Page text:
3. Perception: Perception is divided into two subcategories: perception of proficiency (PoP) and perception of efficacy (PoE). PoP in business is whether an employee really understands what good work looks like. Is there a gap between what a leader wants and what an employee thinks is acceptable? PoE pertains to the belief of employees in themselves. Does each person believe they have what it takes to be successful?


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4. Thinking or metacognition: This concept explores the metadata of how an employee approaches things like initiating a task or project or what processes do they use when presented with a hiccup or issue. This is more how they work rather than what they did. Metacognition refers to a process that, if fine-tuned, is replicable and iterative.

5. Experience: This leg dovetails into Covey’s concept of “sharpening the saw.” How often do we not just try to do our job but take a piece of our approach and try to make it better? Give someone smaller or noncritical assignments or projects. Tell them to try things outside their comfort zone. Have new teams tackle a few small projects to work out the intrateam dynamics. Are leaders intentional about developing better performers, or will they choose to use them as-is and hope for better productivity or higher quality?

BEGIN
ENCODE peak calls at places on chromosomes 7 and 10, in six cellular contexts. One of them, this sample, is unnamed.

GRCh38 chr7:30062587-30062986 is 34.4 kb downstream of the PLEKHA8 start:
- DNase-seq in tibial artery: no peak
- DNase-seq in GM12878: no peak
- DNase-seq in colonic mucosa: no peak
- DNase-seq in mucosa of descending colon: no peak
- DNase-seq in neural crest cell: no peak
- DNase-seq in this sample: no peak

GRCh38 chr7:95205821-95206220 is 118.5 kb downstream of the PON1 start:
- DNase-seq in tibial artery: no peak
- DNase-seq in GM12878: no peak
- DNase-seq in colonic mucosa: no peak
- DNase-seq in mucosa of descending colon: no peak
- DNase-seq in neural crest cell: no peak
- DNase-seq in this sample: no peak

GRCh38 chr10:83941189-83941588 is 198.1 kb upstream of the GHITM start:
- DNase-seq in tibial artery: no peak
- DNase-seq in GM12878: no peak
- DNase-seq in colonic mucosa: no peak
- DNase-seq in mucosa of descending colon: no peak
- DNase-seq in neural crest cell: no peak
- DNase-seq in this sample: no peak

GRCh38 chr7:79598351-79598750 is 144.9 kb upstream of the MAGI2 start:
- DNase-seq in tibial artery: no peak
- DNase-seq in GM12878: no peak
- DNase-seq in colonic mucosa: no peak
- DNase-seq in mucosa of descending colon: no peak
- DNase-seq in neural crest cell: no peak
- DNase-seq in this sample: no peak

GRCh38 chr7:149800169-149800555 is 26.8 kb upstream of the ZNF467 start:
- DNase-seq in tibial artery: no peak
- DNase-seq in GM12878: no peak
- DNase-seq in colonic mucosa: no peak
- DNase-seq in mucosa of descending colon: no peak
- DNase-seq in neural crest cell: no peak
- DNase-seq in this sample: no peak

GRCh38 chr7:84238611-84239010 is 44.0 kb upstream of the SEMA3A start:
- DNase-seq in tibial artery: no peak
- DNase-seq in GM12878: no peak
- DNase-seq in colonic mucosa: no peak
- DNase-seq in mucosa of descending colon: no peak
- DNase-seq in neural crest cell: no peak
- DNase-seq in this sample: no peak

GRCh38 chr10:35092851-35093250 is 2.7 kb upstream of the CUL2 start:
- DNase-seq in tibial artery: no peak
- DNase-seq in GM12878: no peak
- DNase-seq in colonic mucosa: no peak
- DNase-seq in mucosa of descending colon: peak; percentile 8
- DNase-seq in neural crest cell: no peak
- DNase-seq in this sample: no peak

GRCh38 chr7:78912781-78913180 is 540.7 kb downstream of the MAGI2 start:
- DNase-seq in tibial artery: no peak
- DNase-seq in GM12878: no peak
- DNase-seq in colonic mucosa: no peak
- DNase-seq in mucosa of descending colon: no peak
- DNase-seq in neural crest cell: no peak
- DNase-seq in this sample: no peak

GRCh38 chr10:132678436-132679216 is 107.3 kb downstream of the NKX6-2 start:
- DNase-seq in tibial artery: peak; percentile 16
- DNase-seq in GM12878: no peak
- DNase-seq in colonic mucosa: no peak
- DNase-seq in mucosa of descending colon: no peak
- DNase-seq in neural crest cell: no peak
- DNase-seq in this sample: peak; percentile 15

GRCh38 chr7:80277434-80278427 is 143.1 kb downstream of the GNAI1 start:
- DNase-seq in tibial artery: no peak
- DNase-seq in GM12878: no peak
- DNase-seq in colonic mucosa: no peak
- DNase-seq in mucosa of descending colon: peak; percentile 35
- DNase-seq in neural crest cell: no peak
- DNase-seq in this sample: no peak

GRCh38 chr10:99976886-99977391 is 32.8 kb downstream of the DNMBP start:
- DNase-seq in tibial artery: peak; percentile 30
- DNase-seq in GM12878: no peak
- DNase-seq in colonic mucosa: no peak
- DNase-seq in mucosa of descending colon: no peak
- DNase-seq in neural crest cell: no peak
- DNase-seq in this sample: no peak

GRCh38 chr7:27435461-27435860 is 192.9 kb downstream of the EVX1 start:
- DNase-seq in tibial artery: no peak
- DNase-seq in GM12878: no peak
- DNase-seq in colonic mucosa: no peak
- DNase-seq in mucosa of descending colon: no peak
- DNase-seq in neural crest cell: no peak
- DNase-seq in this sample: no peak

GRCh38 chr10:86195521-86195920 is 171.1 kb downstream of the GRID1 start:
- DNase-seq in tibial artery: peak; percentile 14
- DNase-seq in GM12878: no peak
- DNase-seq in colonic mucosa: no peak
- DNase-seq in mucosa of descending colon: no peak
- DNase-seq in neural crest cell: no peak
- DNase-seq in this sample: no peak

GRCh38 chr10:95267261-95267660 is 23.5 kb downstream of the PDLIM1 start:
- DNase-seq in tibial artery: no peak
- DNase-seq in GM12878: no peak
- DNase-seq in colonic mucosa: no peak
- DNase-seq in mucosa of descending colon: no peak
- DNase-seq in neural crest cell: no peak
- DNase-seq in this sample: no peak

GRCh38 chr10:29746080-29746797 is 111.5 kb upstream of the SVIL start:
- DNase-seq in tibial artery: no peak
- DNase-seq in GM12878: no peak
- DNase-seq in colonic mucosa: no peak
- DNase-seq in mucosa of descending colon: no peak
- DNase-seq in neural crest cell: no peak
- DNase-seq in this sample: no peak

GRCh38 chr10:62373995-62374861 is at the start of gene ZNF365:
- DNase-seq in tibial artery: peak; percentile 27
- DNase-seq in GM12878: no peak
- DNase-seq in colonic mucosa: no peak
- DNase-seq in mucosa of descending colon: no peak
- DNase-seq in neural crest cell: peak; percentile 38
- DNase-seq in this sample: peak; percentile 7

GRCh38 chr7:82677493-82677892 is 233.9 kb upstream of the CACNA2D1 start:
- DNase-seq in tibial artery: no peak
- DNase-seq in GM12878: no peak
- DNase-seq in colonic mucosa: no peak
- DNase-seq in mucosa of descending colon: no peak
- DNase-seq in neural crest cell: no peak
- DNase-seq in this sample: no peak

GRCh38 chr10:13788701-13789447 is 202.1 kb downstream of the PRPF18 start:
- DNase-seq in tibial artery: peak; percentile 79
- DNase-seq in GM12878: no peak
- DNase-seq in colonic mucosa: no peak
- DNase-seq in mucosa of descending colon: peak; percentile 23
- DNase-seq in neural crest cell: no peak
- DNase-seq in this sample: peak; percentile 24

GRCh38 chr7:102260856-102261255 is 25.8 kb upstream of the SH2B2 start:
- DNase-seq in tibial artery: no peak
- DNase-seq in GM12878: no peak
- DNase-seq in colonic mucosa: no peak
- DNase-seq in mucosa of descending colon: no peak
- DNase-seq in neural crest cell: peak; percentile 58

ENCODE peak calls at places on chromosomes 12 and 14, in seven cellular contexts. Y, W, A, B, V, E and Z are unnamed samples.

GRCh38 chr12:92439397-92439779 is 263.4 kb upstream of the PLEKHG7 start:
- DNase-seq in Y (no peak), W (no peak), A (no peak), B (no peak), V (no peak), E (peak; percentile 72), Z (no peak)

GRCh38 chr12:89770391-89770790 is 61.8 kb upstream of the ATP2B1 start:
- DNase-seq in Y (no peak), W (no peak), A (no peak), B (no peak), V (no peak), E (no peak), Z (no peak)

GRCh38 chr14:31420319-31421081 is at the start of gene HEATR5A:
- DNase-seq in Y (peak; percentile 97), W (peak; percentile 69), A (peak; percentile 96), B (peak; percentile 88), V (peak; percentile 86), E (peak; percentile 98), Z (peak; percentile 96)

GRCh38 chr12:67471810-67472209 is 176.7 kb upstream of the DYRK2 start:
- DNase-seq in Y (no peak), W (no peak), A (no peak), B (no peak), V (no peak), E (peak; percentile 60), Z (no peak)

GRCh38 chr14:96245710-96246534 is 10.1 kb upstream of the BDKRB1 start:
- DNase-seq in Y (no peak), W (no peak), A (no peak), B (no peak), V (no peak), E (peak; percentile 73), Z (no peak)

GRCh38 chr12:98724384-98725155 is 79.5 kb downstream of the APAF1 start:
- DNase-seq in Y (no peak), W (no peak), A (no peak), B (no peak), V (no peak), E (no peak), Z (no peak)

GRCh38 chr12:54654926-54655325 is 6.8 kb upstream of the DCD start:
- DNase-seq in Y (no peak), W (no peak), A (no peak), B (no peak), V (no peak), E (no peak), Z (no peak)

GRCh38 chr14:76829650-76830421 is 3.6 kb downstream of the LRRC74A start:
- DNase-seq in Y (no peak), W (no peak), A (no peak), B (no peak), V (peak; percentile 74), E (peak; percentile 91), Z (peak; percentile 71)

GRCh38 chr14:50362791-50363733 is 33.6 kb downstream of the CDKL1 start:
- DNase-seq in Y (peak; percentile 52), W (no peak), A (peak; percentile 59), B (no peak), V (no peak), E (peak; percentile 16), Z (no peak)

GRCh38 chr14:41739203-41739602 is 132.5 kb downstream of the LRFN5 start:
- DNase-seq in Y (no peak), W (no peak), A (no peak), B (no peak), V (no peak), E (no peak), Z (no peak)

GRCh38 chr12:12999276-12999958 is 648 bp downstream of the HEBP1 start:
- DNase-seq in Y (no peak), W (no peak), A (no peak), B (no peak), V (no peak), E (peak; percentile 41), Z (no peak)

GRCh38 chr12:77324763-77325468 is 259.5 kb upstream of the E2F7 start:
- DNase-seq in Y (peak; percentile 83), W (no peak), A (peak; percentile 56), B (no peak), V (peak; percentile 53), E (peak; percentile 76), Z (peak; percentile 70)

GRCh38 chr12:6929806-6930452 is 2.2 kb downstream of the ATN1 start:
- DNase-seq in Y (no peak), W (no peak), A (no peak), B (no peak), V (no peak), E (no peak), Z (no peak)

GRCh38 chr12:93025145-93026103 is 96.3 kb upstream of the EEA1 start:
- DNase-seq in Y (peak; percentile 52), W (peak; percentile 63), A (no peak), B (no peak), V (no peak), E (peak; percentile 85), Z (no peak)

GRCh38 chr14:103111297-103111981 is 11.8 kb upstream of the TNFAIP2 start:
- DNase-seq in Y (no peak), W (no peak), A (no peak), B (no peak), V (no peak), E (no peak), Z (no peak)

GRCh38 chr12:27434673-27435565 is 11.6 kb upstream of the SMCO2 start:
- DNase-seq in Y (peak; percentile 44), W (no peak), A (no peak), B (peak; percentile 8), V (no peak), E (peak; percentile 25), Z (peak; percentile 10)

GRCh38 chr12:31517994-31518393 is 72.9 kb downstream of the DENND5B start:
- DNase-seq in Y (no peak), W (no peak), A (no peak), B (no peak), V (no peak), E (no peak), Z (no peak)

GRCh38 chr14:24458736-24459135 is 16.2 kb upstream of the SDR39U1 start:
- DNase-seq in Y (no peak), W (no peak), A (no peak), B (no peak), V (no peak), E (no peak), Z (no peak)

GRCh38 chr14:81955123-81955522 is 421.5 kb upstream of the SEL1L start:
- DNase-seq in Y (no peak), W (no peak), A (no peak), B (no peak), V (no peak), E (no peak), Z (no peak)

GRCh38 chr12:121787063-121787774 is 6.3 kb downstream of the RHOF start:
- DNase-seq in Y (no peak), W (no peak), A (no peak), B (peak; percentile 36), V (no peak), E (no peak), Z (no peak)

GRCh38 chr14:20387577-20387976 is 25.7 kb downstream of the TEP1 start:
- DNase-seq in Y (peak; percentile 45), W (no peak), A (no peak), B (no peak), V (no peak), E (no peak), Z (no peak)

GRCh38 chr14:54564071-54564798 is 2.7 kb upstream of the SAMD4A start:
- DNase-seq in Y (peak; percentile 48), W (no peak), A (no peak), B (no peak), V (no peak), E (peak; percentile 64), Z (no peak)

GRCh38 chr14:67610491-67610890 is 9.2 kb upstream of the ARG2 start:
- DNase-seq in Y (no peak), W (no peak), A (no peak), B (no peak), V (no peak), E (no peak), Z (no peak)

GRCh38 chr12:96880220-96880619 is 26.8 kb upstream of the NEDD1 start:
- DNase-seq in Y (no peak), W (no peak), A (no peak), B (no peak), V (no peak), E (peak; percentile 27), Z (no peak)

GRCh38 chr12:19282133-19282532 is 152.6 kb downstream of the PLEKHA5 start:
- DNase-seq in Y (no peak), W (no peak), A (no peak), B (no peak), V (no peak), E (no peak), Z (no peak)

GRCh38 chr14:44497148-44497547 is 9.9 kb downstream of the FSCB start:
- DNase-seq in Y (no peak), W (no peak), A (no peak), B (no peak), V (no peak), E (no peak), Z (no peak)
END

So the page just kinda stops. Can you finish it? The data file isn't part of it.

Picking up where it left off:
Only 20% of the model is made up of “the stuff one knows” or knowledge. Before getting into the other 80%, it is important to distinguish performance from learning. First, students — or in the business world, employees — must know something (i.e., learning) before they can do something with it (i.e., performance). How do we train? How do we onboard? How do we provide and calibrate expectations of proficient work? How do we give timely critical feedback to shape future performance? We must provide a climate where the learning that we want to impart makes it through sensory memory into short-term memory and finally onto retrievable long-term memory.

Once we’ve done a good job of training, we need to enable performance. One leg of the five-legged model is to make sure that we’ve given them knowledge. That doesn’t mean that we taught it; it means that they learned it. We must give them translation activities and meaningful work to where they make their own meaning and embed the understandings into long-term, retrievable memory. Now we need to bolster the other four legs of performance: giving opportunities for experience, making sure they understand what proficient work looks like, making sure they feel they have the aptitude to do that proficient work, refining the approaches and processes they use to initiate work, and making sure morale and climate are in place to get the best they have to offer.

For optimum productivity and job satisfaction, we should take the quantum approach and teach our teams what they need to know and then support them on all legs of performance.

Dr. Joe DeSensi, President of Educational Directions, a K-12 educational consulting firm serving communities for over 22 years.